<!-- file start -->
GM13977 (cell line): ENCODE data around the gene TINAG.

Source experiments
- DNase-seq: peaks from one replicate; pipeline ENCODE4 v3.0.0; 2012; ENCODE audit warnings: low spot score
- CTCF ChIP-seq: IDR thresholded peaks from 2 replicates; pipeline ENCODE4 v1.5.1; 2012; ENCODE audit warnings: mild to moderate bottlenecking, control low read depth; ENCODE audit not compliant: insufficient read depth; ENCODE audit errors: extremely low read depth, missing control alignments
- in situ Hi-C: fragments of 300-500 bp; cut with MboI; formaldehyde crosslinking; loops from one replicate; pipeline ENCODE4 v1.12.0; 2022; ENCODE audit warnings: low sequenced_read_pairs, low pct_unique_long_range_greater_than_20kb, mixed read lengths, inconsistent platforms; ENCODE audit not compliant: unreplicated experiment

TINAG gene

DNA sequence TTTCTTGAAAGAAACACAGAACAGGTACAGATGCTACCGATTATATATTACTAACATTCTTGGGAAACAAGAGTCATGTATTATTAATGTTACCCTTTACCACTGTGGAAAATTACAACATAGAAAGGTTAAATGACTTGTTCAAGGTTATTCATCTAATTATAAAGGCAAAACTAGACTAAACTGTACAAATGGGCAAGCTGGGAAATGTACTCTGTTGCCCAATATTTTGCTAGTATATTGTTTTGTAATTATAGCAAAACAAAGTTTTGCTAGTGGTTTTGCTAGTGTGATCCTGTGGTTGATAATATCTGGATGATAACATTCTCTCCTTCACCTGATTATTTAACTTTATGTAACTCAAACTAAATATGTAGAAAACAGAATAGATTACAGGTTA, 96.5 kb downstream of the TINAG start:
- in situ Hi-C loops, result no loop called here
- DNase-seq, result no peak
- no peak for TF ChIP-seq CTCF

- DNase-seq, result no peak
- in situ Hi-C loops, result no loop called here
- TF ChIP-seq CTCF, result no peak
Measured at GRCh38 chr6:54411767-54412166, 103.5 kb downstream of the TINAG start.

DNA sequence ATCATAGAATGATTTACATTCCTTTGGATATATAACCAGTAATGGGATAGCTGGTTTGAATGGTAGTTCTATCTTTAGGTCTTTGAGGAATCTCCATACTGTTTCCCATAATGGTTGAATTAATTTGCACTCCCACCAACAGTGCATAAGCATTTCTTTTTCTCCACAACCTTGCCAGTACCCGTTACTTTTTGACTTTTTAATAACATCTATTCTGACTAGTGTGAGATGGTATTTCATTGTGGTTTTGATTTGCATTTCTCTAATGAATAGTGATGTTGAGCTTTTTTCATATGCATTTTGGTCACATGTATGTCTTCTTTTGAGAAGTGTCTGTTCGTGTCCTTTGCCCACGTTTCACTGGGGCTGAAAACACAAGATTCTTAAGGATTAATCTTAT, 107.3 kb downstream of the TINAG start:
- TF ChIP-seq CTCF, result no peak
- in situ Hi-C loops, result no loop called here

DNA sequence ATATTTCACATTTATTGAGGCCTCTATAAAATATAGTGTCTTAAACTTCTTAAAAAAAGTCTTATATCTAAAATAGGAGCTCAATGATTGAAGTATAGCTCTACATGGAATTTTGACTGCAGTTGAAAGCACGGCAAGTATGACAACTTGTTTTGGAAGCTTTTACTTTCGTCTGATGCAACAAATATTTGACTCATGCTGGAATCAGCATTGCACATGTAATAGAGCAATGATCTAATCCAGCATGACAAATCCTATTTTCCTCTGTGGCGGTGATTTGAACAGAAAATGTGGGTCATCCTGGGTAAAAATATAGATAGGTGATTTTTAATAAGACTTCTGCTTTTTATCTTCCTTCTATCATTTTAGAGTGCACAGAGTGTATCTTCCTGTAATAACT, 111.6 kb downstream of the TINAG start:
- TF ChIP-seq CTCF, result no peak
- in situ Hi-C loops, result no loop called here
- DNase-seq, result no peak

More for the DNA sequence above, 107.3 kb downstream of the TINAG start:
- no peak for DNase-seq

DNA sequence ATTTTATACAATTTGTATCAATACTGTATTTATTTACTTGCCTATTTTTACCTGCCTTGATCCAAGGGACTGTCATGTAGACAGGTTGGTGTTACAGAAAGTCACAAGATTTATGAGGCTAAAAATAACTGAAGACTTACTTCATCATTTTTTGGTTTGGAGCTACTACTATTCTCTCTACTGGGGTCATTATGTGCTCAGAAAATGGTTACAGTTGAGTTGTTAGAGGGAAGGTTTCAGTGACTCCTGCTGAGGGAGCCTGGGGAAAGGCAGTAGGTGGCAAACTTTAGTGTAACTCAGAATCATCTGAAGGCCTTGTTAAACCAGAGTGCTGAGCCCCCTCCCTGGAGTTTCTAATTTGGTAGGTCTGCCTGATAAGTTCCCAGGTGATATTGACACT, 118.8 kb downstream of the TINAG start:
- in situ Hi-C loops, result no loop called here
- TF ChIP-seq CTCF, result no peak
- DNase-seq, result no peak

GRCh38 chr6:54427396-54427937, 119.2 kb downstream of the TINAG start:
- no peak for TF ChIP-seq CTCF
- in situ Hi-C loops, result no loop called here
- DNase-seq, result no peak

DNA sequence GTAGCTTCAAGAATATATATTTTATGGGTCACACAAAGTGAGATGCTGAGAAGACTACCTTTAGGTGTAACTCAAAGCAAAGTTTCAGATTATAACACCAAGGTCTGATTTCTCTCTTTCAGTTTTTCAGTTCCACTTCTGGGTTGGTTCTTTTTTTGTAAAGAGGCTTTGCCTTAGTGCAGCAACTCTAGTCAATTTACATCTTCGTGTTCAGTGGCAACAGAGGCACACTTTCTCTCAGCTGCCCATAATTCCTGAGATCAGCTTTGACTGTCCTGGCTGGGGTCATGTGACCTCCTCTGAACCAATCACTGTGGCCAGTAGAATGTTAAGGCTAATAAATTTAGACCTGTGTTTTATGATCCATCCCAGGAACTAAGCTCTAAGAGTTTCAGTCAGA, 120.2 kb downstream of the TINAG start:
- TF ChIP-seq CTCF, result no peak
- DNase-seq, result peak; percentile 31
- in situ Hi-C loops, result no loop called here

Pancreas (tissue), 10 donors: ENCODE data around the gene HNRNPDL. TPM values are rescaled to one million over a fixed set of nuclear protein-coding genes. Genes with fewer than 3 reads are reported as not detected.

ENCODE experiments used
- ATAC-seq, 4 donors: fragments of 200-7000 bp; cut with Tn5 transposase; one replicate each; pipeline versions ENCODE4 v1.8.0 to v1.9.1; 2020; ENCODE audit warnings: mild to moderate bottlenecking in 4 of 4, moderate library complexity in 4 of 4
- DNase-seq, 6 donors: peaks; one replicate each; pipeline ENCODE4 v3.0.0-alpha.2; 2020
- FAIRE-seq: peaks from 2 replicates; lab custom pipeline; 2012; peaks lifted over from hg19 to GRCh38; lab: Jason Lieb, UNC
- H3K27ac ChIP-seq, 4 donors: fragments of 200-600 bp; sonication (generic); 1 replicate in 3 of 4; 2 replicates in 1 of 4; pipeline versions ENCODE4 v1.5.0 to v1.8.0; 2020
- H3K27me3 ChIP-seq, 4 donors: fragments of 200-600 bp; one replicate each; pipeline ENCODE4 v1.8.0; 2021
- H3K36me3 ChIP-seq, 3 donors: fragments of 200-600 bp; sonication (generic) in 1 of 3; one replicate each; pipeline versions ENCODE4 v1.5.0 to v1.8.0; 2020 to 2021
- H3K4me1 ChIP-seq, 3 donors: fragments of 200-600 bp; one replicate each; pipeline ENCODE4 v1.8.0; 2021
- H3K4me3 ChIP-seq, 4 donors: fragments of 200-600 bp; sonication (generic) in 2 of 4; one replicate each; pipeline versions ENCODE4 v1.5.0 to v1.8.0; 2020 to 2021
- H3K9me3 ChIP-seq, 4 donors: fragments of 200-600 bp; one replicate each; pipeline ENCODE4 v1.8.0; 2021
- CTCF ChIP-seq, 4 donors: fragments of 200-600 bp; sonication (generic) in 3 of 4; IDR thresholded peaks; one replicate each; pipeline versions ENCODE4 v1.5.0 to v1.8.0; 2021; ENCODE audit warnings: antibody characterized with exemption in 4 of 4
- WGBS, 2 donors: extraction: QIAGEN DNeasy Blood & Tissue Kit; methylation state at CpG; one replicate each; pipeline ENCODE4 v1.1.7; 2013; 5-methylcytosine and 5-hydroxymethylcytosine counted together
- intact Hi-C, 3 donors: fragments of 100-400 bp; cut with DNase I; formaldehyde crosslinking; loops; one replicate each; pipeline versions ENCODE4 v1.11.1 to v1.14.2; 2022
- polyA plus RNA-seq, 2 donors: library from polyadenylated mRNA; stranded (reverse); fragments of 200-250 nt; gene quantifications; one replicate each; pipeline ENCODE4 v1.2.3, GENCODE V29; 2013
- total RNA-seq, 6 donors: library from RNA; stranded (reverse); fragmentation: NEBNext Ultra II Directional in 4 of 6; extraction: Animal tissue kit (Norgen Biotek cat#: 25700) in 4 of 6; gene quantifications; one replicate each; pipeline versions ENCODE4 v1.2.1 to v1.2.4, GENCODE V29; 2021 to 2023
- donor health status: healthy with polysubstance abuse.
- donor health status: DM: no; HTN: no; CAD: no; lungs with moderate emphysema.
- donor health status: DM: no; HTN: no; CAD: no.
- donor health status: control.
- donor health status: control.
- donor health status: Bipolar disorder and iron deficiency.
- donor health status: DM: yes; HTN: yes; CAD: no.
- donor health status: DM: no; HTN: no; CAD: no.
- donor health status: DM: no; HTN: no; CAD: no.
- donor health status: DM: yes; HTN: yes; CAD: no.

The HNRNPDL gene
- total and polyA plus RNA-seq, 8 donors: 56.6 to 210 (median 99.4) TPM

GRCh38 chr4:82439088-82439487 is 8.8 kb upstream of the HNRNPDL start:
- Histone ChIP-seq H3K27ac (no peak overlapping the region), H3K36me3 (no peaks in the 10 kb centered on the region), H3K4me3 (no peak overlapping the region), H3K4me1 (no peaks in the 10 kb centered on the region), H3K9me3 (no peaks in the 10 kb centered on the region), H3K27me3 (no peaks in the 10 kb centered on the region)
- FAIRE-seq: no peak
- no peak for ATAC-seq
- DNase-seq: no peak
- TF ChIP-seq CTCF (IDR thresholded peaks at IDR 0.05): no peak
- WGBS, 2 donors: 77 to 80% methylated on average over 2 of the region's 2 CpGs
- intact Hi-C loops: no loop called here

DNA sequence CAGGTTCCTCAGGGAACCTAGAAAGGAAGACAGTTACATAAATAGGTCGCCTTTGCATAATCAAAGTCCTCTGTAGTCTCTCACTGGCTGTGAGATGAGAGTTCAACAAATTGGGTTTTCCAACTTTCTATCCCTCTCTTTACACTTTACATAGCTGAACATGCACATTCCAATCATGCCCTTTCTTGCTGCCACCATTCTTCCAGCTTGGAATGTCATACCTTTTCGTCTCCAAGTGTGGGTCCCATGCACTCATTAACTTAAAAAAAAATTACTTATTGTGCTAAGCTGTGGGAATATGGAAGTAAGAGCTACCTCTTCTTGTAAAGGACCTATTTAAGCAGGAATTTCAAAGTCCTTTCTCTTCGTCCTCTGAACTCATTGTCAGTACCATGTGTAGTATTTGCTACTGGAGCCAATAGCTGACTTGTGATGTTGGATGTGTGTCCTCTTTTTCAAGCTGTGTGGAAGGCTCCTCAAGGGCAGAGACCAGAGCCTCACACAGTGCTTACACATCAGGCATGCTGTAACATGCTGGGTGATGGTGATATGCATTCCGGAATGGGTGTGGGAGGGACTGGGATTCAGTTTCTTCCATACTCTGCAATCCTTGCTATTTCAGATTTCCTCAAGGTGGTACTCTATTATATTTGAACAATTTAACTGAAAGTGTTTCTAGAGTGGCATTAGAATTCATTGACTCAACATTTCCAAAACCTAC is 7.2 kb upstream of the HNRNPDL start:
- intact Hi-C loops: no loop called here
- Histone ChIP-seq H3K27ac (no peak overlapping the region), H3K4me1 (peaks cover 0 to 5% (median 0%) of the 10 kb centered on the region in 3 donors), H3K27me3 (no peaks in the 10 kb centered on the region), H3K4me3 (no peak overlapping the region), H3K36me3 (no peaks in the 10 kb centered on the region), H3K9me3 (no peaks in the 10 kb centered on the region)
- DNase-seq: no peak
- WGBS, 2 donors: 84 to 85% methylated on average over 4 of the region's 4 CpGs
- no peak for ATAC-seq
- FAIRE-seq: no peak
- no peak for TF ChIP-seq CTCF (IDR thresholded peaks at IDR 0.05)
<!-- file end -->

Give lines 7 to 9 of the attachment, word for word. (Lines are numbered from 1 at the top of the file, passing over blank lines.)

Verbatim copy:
DNA sequence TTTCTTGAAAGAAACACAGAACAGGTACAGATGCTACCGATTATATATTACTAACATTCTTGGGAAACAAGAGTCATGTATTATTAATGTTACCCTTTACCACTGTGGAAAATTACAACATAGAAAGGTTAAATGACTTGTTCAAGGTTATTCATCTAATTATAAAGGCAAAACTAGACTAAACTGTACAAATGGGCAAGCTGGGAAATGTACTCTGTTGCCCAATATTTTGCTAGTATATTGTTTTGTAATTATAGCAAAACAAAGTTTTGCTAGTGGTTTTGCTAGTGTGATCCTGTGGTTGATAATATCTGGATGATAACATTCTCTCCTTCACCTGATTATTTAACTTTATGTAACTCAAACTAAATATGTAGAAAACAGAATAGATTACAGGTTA, 96.5 kb downstream of the TINAG start:
- in situ Hi-C loops, result no loop called here
- DNase-seq, result no peak